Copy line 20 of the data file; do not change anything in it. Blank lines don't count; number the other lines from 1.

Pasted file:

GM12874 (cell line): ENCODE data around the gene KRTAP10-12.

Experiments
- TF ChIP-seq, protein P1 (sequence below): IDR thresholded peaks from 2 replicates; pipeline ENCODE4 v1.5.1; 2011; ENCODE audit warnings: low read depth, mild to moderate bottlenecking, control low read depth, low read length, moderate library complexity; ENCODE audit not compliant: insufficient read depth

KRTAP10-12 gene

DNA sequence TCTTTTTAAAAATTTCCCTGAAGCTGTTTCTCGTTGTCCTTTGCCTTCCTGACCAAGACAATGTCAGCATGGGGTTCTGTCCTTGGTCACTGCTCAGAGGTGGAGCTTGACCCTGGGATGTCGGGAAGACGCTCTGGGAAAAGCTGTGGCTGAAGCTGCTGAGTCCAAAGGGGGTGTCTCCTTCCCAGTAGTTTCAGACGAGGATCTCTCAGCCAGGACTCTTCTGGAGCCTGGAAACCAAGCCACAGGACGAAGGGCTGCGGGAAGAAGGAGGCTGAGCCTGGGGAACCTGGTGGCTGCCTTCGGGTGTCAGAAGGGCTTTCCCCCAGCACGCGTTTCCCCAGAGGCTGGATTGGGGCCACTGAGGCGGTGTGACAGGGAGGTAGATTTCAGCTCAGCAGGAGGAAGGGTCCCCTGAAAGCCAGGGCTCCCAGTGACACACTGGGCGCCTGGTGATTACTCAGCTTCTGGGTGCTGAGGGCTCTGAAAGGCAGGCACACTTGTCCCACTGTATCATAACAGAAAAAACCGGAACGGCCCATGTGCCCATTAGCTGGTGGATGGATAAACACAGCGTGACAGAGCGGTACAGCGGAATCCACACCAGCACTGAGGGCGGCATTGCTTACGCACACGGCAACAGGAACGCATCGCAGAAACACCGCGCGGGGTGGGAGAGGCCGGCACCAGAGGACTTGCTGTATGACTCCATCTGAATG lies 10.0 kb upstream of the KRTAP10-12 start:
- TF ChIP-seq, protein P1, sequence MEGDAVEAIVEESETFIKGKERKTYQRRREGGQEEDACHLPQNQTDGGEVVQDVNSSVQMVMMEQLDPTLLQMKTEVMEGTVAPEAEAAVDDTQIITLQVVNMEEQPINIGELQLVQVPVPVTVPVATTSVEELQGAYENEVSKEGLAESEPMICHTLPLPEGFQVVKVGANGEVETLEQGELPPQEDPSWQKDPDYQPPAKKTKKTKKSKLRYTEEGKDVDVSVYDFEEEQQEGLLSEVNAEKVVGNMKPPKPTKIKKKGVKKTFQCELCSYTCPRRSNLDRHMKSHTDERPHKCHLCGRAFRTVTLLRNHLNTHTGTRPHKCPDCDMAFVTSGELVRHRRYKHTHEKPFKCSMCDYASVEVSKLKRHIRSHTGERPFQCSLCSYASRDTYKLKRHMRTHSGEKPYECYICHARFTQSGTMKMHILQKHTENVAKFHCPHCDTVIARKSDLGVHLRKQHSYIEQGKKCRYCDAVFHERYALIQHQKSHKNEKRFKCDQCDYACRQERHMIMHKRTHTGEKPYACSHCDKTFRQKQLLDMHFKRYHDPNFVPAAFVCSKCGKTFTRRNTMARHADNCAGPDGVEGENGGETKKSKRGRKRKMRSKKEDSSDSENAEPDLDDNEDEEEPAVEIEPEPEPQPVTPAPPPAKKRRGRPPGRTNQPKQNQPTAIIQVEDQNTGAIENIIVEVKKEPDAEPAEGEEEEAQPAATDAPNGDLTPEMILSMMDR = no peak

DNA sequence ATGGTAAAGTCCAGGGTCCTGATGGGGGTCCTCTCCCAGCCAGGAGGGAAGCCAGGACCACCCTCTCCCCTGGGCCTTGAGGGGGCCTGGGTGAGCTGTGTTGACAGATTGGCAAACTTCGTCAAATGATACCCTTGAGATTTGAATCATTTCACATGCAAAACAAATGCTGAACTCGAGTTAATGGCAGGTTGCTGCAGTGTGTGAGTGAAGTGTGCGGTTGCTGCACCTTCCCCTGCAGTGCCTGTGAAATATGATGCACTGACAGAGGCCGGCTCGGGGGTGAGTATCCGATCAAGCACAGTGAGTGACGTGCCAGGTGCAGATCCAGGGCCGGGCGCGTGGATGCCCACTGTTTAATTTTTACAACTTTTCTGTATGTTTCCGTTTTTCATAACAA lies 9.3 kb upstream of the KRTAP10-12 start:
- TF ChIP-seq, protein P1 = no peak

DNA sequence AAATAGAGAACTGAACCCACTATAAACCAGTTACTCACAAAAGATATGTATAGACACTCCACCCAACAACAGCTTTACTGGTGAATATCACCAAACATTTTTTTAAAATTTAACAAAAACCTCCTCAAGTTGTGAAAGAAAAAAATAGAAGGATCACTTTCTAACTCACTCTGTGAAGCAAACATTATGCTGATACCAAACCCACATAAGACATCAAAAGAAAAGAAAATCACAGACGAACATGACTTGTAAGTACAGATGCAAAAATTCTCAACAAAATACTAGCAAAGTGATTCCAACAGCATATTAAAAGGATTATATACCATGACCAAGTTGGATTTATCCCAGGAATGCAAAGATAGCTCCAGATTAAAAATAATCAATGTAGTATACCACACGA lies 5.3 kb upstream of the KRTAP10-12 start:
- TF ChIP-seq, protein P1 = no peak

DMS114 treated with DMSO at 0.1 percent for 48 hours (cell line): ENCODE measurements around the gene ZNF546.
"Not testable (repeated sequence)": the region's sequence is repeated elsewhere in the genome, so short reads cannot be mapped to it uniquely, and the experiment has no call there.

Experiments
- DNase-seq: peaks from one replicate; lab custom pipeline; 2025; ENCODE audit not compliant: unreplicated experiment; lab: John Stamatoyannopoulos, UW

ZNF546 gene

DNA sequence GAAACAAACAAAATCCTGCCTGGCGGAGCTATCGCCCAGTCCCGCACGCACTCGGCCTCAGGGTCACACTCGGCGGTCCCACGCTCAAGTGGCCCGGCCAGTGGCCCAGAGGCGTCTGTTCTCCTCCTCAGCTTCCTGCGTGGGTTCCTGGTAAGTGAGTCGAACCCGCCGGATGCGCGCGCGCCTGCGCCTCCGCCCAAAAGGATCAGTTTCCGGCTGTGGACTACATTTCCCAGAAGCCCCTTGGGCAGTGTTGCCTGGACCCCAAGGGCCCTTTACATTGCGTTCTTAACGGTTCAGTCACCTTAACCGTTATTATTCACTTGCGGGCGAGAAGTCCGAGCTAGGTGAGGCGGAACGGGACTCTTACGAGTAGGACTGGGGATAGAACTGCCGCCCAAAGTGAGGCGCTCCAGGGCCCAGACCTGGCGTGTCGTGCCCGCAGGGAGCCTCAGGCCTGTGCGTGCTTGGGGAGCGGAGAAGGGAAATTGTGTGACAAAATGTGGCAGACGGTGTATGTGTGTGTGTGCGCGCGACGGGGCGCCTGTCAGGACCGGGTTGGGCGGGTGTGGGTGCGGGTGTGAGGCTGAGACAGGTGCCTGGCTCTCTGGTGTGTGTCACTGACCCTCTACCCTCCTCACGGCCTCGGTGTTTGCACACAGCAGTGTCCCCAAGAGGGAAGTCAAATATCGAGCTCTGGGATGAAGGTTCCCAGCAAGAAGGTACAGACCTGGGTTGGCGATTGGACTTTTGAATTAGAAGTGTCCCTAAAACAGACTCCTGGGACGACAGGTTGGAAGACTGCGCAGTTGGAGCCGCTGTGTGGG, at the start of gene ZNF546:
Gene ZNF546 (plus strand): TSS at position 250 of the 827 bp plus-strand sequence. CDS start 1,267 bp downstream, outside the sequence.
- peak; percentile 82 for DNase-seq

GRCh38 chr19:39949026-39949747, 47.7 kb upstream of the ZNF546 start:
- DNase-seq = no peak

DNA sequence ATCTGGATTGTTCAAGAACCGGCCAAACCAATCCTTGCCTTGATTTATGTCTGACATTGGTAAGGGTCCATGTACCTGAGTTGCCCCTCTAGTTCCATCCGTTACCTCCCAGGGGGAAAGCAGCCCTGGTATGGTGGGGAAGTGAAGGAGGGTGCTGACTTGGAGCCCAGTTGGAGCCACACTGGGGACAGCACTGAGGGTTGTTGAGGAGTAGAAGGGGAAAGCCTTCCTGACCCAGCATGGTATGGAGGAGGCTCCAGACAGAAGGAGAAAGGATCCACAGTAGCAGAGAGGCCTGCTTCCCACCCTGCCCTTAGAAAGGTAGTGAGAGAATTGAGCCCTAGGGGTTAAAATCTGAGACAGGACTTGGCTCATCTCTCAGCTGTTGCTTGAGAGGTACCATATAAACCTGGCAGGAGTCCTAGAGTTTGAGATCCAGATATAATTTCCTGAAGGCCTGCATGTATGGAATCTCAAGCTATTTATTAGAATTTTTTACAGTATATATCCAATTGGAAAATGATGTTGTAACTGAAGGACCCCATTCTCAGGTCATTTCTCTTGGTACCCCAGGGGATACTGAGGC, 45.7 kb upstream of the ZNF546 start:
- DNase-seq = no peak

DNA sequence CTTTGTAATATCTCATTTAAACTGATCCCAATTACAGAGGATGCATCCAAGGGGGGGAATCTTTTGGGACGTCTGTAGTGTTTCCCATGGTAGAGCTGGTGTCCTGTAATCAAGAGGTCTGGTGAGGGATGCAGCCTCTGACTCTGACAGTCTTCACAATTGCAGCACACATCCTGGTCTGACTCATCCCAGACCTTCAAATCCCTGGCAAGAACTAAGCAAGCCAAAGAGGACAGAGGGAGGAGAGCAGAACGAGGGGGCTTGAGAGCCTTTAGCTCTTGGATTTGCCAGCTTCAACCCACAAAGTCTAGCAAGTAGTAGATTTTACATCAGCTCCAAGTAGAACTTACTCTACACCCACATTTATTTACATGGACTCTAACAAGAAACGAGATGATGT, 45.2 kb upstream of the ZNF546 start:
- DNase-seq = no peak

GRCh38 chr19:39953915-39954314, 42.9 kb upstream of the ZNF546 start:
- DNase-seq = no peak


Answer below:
- DNase-seq = no peak